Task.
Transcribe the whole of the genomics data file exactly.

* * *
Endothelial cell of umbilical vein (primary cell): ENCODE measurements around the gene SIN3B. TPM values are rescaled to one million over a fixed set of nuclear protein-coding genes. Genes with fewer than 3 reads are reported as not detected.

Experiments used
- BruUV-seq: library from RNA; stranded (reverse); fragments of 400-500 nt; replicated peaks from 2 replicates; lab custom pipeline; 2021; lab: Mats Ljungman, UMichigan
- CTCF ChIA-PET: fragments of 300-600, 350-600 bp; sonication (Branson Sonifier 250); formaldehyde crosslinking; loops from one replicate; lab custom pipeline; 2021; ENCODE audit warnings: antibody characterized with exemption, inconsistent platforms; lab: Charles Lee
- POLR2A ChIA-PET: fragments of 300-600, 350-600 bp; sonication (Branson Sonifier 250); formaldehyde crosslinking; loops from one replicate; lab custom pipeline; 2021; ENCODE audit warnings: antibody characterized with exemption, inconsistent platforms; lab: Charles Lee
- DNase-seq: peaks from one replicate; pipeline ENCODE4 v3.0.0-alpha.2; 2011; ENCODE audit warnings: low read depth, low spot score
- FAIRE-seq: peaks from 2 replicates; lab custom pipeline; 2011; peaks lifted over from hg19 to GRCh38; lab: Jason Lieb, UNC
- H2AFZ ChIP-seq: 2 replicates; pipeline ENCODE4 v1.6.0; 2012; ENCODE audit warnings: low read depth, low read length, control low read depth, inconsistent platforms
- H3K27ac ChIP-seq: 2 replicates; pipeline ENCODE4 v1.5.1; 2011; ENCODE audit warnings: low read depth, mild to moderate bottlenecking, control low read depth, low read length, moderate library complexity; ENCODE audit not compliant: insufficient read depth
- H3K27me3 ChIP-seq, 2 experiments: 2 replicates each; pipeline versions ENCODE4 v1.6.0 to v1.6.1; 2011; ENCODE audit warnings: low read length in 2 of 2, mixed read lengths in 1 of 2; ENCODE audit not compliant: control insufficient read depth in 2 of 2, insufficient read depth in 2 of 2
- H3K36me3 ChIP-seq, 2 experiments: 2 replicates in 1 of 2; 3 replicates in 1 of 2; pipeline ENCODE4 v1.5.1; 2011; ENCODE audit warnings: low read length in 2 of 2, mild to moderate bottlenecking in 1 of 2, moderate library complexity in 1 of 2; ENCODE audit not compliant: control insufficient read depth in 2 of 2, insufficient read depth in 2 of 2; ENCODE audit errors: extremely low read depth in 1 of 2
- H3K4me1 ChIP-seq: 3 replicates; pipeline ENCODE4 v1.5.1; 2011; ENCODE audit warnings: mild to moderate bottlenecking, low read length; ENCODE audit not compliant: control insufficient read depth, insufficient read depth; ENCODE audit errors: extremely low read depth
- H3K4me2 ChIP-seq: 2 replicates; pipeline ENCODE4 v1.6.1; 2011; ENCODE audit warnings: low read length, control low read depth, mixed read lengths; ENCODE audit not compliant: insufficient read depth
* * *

Endothelial cell of umbilical vein (primary cell): ENCODE measurements around the gene SIN3B. TPM values are rescaled to one million over a fixed set of nuclear protein-coding genes. Genes with fewer than 3 reads are reported as not detected.

Experiments used
- BruUV-seq: library from RNA; stranded (reverse); fragments of 400-500 nt; replicated peaks from 2 replicates; lab custom pipeline; 2021; lab: Mats Ljungman, UMichigan
- CTCF ChIA-PET: fragments of 300-600, 350-600 bp; sonication (Branson Sonifier 250); formaldehyde crosslinking; loops from one replicate; lab custom pipeline; 2021; ENCODE audit warnings: antibody characterized with exemption, inconsistent platforms; lab: Charles Lee
- POLR2A ChIA-PET: fragments of 300-600, 350-600 bp; sonication (Branson Sonifier 250); formaldehyde crosslinking; loops from one replicate; lab custom pipeline; 2021; ENCODE audit warnings: antibody characterized with exemption, inconsistent platforms; lab: Charles Lee
- DNase-seq: peaks from one replicate; pipeline ENCODE4 v3.0.0-alpha.2; 2011; ENCODE audit warnings: low read depth, low spot score
- FAIRE-seq: peaks from 2 replicates; lab custom pipeline; 2011; peaks lifted over from hg19 to GRCh38; lab: Jason Lieb, UNC
- H2AFZ ChIP-seq: 2 replicates; pipeline ENCODE4 v1.6.0; 2012; ENCODE audit warnings: low read depth, low read length, control low read depth, inconsistent platforms
- H3K27ac ChIP-seq: 2 replicates; pipeline ENCODE4 v1.5.1; 2011; ENCODE audit warnings: low read depth, mild to moderate bottlenecking, control low read depth, low read length, moderate library complexity; ENCODE audit not compliant: insufficient read depth
- H3K27me3 ChIP-seq, 2 experiments: 2 replicates each; pipeline versions ENCODE4 v1.6.0 to v1.6.1; 2011; ENCODE audit warnings: low read length in 2 of 2, mixed read lengths in 1 of 2; ENCODE audit not compliant: control insufficient read depth in 2 of 2, insufficient read depth in 2 of 2
- H3K36me3 ChIP-seq, 2 experiments: 2 replicates in 1 of 2; 3 replicates in 1 of 2; pipeline ENCODE4 v1.5.1; 2011; ENCODE audit warnings: low read length in 2 of 2, mild to moderate bottlenecking in 1 of 2, moderate library complexity in 1 of 2; ENCODE audit not compliant: control insufficient read depth in 2 of 2, insufficient read depth in 2 of 2; ENCODE audit errors: extremely low read depth in 1 of 2
- H3K4me1 ChIP-seq: 3 replicates; pipeline ENCODE4 v1.5.1; 2011; ENCODE audit warnings: mild to moderate bottlenecking, low read length; ENCODE audit not compliant: control insufficient read depth, insufficient read depth; ENCODE audit errors: extremely low read depth
- H3K4me2 ChIP-seq: 2 replicates; pipeline ENCODE4 v1.6.1; 2011; ENCODE audit warnings: low read length, control low read depth, mixed read lengths; ENCODE audit not compliant: insufficient read depth